‘Reading, Riding and other Recent Works’, Rainer Ganahl (USA), Cooper Gallery, DJCAD. This was Rainer Ganahl’s first solo show in UK. It included works from his ‘Bicycle works’ series where he cycled the wrong way up streets across the world; and works from his ‘Reading Lenin’ series.
‘Your Words in My Mouth’, Hospitalfield, Arbroath, Scotland A 2-day festival, exhibition and live events at this historic artist residency. Co-curated with DCA, Hospitalfield, GeneratorProjects and Bad Bad Boys Club. The house and grounds became the site for performance, gigs and installations. DJCAD Exhibitions Dept worked with Jon Adams, Catherine Street, Claire Todd and Sir Leonard Hatred Devotional Ensemble.
‘Re-animating the City’, Will Duke (UK), Mona Vatamanu & Florin Tudor (Ro / Switzerland), Cooper Gallery. Explored ways of re-animating open space in the city.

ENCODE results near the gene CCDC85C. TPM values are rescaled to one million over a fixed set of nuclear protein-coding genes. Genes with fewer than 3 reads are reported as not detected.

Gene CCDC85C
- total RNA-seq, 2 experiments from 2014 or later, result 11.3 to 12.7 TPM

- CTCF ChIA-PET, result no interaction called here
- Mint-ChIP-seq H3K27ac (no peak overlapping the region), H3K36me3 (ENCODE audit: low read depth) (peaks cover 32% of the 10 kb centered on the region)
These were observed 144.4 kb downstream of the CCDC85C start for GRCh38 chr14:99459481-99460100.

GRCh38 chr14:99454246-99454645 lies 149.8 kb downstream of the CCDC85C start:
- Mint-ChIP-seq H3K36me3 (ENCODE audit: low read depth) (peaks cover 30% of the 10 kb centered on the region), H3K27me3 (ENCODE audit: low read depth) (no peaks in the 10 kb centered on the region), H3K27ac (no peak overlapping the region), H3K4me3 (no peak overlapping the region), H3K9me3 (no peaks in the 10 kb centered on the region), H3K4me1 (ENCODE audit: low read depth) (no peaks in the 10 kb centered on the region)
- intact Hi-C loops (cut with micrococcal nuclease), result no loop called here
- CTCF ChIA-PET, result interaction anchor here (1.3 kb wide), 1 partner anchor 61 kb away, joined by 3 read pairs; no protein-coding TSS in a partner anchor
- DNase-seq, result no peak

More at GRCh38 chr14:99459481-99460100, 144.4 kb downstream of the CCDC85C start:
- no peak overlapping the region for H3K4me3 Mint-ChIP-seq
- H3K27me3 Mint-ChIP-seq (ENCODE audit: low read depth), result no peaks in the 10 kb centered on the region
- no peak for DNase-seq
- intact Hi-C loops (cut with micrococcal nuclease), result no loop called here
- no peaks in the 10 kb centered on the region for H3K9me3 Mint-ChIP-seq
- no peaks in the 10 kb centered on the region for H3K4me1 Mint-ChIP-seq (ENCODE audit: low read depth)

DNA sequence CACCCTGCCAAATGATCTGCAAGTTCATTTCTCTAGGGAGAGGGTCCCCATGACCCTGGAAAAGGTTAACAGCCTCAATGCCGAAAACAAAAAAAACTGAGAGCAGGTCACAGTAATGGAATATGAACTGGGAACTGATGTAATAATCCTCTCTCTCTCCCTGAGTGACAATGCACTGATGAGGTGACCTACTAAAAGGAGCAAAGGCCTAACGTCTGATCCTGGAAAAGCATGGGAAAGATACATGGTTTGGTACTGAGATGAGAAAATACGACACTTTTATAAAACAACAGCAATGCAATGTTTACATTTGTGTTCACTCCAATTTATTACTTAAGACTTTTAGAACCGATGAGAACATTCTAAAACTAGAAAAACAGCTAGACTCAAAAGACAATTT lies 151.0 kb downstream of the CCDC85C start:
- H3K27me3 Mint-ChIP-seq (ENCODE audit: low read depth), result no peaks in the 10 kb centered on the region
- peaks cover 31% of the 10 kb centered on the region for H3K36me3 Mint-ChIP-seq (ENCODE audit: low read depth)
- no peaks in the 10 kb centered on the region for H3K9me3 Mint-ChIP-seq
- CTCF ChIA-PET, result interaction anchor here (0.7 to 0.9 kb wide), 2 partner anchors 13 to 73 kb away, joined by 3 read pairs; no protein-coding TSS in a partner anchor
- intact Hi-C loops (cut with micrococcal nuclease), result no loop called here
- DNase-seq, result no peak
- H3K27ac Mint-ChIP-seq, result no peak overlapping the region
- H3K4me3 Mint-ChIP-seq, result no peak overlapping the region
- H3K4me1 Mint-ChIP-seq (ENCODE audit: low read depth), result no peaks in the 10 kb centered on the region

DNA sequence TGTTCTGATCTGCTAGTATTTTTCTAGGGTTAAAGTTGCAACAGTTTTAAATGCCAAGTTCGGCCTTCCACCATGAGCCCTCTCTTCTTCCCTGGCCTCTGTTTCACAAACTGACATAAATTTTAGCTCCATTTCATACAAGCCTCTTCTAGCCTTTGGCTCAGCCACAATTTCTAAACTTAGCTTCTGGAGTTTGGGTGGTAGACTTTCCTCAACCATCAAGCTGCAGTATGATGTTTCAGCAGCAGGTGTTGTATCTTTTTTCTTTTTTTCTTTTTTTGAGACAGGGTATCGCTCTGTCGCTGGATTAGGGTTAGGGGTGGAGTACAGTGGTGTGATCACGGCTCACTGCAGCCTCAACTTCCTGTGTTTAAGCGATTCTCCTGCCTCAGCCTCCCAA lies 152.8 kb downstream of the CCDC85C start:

‘Dance of the Seven Veils’, Cooper Gallery, DJCAD. Pablo Bronstein, Lali Chetwynd, Adam Chodzko, Olivia Plender. Four artists inspired by the films of Ken Russell were invited to exhibit. The exhibition was accompanied by photo-journalist Michael Peto’s images of the Ken Russell film shoot for ‘The Dance on the Seven Veils’, from Michael Peto Photographic Collection at the University of Dundee Archives.
‘Collage party’, Paul Butler (Canada), 4 day event, Cooper Gallery, DJCAD
‘Another other’, Jason Botkin / Paul Butler / DearRainDrop (US) / Mark Delong / Dean Drever / Daniel Dueck / Erica Eyres / Simon Hughes / Jeff Ladouceur / Peter Lejewski / Patrick Lundeen / Keith Jones / Krisjanis Kaktins-Gorsline / Sylvia Matas / Jason McLean / Bonnie Marin / Kim Ouellette / Brad Phillips / Mélanie Rocan / slomotion / Adrian Williams, (all Canada), Cooper Gallery, DJCAD